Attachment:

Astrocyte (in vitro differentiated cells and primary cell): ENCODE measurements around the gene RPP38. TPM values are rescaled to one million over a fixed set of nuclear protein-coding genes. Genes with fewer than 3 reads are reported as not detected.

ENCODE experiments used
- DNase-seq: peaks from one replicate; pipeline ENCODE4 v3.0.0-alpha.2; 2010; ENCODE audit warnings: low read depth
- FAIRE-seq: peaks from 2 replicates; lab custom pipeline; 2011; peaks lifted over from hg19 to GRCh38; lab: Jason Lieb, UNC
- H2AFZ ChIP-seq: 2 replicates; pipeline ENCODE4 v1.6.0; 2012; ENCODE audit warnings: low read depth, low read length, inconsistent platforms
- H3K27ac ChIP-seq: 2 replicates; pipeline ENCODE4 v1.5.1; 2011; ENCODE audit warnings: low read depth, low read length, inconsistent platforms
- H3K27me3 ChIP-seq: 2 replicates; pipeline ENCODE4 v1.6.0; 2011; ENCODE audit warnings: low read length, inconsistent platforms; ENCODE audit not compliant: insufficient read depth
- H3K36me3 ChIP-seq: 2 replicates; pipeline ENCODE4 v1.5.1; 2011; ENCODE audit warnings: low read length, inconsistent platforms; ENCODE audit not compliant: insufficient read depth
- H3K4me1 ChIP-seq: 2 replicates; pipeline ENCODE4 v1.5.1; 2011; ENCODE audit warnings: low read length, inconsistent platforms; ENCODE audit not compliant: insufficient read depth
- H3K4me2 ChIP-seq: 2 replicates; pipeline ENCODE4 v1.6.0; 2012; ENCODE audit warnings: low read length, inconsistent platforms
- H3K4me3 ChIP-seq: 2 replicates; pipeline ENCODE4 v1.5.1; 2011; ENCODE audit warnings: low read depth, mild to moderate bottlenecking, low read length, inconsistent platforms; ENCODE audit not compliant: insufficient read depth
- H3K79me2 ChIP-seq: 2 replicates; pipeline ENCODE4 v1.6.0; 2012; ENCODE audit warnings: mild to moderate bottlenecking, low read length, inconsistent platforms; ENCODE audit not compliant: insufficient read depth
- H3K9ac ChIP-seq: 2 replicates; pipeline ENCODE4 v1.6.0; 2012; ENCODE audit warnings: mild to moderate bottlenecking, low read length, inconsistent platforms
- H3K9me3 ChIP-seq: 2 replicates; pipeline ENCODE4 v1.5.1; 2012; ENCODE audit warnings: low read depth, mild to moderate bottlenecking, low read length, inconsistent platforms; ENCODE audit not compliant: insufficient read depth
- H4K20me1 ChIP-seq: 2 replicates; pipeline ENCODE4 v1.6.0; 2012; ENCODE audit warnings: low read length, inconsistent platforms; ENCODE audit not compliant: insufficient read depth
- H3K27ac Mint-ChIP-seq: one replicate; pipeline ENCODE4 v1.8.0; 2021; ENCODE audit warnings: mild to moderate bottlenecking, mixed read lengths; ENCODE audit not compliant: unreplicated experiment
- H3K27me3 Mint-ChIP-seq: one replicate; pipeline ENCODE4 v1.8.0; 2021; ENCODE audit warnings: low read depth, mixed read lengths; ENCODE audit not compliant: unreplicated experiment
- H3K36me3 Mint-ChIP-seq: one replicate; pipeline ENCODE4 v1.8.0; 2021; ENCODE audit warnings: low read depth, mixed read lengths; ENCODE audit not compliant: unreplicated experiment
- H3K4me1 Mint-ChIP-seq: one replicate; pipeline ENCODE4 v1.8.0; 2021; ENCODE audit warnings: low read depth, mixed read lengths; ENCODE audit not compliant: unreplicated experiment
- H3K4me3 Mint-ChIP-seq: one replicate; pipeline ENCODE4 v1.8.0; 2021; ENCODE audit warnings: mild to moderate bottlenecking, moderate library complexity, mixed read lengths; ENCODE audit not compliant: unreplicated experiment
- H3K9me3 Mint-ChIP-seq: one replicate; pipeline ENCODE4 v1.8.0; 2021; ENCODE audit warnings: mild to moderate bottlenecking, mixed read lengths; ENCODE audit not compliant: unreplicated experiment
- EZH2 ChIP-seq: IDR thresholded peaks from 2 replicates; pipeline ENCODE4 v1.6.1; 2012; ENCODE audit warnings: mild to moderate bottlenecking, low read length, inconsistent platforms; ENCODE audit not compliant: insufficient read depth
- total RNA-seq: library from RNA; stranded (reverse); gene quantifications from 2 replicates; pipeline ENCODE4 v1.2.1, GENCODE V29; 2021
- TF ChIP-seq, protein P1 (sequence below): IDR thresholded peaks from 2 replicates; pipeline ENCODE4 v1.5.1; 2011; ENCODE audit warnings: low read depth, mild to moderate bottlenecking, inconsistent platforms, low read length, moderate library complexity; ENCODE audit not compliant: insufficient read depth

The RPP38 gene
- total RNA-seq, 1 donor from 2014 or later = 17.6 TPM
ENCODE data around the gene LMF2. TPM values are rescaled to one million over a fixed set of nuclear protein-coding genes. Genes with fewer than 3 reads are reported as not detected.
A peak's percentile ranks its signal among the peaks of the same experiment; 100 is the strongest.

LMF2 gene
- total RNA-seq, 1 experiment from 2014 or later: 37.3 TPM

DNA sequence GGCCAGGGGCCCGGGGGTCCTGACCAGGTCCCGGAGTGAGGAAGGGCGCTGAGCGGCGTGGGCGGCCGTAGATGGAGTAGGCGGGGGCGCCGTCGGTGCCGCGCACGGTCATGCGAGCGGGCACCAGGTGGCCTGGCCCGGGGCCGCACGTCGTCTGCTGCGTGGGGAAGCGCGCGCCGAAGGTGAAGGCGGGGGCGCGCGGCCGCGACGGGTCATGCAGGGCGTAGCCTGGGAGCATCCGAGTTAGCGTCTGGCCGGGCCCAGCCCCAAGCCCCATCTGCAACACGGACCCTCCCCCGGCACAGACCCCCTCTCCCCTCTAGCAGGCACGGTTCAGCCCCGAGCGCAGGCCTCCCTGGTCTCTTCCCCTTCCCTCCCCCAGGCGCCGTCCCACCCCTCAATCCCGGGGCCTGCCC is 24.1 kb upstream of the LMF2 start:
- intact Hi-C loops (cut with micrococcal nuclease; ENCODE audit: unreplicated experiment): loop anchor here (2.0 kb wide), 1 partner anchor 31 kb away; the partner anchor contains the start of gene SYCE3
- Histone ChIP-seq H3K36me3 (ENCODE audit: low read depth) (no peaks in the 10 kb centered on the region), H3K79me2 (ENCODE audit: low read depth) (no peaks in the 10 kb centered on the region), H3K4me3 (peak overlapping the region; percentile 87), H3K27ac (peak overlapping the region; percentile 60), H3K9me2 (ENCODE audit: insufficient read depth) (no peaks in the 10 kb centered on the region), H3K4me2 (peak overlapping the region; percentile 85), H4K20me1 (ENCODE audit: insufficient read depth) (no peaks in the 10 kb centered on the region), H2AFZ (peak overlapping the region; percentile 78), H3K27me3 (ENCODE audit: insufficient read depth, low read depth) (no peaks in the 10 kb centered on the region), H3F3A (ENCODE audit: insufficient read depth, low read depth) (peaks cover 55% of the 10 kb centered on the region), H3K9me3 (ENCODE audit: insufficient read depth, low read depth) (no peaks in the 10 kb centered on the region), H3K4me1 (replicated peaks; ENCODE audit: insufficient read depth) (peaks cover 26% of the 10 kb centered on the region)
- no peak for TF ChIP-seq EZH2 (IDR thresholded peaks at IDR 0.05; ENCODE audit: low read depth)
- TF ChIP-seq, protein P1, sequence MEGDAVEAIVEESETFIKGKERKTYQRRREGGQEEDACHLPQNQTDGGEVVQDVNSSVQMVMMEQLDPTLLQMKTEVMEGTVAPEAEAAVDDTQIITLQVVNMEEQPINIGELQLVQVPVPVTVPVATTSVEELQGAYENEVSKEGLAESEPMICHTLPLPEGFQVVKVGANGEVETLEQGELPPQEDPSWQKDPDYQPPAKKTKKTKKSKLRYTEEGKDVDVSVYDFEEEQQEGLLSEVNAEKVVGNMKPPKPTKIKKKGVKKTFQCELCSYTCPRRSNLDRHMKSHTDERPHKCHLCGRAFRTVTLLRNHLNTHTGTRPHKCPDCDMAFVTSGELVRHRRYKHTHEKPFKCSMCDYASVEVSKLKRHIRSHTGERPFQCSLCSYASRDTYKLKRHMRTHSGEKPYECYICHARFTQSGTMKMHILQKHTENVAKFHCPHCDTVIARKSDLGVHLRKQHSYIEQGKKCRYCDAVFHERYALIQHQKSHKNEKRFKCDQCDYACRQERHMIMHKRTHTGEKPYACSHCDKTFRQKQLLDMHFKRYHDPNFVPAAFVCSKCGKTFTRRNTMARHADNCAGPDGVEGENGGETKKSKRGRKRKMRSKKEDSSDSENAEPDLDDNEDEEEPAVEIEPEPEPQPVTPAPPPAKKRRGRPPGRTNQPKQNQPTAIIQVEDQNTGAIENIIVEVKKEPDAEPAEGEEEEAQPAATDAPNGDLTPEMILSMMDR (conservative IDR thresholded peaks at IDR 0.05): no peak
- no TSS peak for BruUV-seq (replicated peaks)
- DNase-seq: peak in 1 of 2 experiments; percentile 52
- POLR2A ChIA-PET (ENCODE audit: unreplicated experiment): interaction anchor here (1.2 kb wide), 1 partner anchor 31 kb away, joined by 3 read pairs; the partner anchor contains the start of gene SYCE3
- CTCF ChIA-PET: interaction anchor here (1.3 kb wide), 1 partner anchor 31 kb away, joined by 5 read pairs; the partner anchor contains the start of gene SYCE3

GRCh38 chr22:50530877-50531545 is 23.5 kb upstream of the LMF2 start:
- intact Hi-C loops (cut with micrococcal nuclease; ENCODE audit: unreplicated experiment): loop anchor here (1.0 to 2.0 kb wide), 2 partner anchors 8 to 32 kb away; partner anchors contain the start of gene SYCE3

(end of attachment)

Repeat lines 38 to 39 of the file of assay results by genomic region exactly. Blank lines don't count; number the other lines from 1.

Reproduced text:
- POLR2A ChIA-PET (ENCODE audit: unreplicated experiment): interaction anchor here (1.2 kb wide), 1 partner anchor 31 kb away, joined by 3 read pairs; the partner anchor contains the start of gene SYCE3
- CTCF ChIA-PET: interaction anchor here (1.3 kb wide), 1 partner anchor 31 kb away, joined by 5 read pairs; the partner anchor contains the start of gene SYCE3